Adm. Moorer: Probably nothing at all will happen.

Mr. Kissinger: The basic question is whether we are going to let Libya turn off U.S. flights 75 miles off the coast.

Mr. Schlesinger: No, we’re not.

Mr. Porter: The answer to that is no, but we think the timing is wrong to fly another flight. If we veto the Arab resolution in the United Nations and then fly an [less than 1 line not declassified] flight past Libya later the same day, it will look like a deliberate provocation.

Mr. Kissinger: Is there ever going to be a right time for such flights?

Mr. Porter: Probably not. We have a big gas deal with Algeria that is close to signing. They could turn that off if we get into a fight with Libya.

Mr. Kissinger: Has State ever, at any time in the last four weeks, considered the timing satisfactory for another flight?

Mr. Porter: No, you’re quite right. There’s never a good time, but we think this is a particularly bad one.

Mr. Kissinger: Has State ever approved flying this flight?

[Page 26]

Mr. Porter: We have approved the principle of resuming the flights, but not the timing. If there is a veto in the U.N. and a flight the same day it will even look as though we are defying the U.N. Security Council.

Mr. Kissinger: When I brought this issue up four weeks ago the bureaucracy showed great ingenuity in finding objections to the resumption of the flights.

Mr. Porter: There is a gas shortage east of the Mississippi. We need that contract with Algeria badly and it will be a big problem if the deal falls through. The timing is never right for this kind of flight; I’ll agree with that 100%.

Mr. Kissinger: The Libyans made a pass at a U.S. plane five weeks ago. For five weeks this government has sat on its hands and done nothing. We have been afraid to fly past a country of two million people. We are debating with ourselves, constructing devious arguments. Next we’ll discover that no one has consulted the Greeks and we’ll start worrying about them.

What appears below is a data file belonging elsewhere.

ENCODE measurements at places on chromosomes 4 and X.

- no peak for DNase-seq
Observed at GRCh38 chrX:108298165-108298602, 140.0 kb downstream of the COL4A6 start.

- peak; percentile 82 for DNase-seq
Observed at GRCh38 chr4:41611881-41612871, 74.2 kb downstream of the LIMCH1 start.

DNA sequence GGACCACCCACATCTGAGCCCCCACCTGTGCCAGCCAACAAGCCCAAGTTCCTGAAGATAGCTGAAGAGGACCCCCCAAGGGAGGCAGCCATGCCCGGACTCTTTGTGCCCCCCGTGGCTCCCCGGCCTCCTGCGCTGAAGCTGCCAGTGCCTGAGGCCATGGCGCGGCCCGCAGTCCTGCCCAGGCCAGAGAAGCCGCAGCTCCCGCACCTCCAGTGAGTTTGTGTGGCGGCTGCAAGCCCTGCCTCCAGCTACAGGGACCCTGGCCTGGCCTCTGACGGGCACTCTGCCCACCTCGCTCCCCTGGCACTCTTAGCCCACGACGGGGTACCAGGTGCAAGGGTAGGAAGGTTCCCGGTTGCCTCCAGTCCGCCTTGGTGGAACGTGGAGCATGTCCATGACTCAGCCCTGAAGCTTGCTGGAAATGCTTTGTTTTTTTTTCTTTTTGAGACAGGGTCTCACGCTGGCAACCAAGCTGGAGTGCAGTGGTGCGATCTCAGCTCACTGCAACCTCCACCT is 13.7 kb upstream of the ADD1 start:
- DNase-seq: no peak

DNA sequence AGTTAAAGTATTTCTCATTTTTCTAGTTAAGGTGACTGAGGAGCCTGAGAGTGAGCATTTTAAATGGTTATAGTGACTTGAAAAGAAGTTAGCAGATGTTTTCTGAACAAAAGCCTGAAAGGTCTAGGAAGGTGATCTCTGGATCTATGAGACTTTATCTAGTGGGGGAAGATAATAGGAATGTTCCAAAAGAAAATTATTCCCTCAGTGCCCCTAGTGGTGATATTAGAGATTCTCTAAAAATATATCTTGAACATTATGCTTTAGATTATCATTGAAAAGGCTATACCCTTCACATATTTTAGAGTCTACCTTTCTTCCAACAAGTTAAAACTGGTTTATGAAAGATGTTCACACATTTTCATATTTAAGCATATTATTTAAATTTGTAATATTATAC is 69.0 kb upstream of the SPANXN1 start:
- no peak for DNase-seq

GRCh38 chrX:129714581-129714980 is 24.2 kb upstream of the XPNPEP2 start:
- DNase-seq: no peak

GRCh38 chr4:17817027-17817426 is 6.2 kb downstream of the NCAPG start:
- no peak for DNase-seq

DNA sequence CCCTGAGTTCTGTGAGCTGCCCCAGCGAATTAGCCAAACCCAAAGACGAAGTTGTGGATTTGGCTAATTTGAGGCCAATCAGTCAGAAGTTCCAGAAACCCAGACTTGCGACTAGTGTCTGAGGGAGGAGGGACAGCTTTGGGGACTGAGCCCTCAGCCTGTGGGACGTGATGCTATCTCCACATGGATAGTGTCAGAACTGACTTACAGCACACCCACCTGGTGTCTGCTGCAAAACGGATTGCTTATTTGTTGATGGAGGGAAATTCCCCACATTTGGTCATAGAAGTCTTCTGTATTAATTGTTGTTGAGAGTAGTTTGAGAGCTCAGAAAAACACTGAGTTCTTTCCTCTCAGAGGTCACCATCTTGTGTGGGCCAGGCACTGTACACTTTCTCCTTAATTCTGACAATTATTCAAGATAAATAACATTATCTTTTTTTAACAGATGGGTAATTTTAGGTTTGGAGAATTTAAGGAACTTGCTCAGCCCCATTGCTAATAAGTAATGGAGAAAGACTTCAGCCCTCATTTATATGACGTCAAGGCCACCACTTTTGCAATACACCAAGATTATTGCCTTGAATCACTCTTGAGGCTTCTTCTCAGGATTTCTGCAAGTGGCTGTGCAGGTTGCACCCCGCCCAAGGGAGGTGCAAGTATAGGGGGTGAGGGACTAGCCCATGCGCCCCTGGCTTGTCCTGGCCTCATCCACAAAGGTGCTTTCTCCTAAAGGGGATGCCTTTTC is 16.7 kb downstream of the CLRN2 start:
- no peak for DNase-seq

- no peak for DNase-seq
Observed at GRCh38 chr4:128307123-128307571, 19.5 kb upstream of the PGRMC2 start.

Mr. Porter: It’s not true that we have done nothing. We have made protests to the Libyans.

Mr. Kissinger: There is something wrong with our policy process here. We are afraid to fly 75 miles offshore from a two-bit country and now you tell us that Algerian gas deals are threatened by our flying over international waters. How can the Algerians possibly consider our flights a threat to them?

Gen. Haig: If the gas deal is all that fragile, they’ll find some other excuse for breaking it off.

Mr. Clements arrived at this point.

Adm. Moorer: We should keep it simple, just tell them the minimum we have to as late as possible before the flight.

Mr. Kissinger: Well, the President will make the decision. I don’t want any leaks about this.

Mr. Porter: About what?

Mr. Kissinger: About these discussions and the views of the various agencies.

Mr. Porter: There won’t be any leaks, and when the decision is made you can be sure we’ll support it.

Mr. Kissinger: The decision to fly the flight has already been made, but I will bring your reservation about the timing to the President’s attention.

Mr. Porter: Actually, we covered the timing problem in our previous comments. The only new item is the pending U.N. Security Council vote.

[Omitted here is discussion unrelated to Libya.]

  1. Summary: The Washington Special Actions Group met to discuss hostile Libyan actions against U.S. reconnaissance flights over international waters.

    Source: National Archives, Nixon Presidential Materials, NSC Files, Institutional Files (H-Files), Box H–91, WSAG Meeting Minutes, 1973. Top Secret; Sensitive. The meeting took place in the Situation Room at the White House. At the April 17 WSAG meeting, it was decided that reconnaissance missions would resume over international waters off the coast of Libya “in the normal manner”. (Ibid.)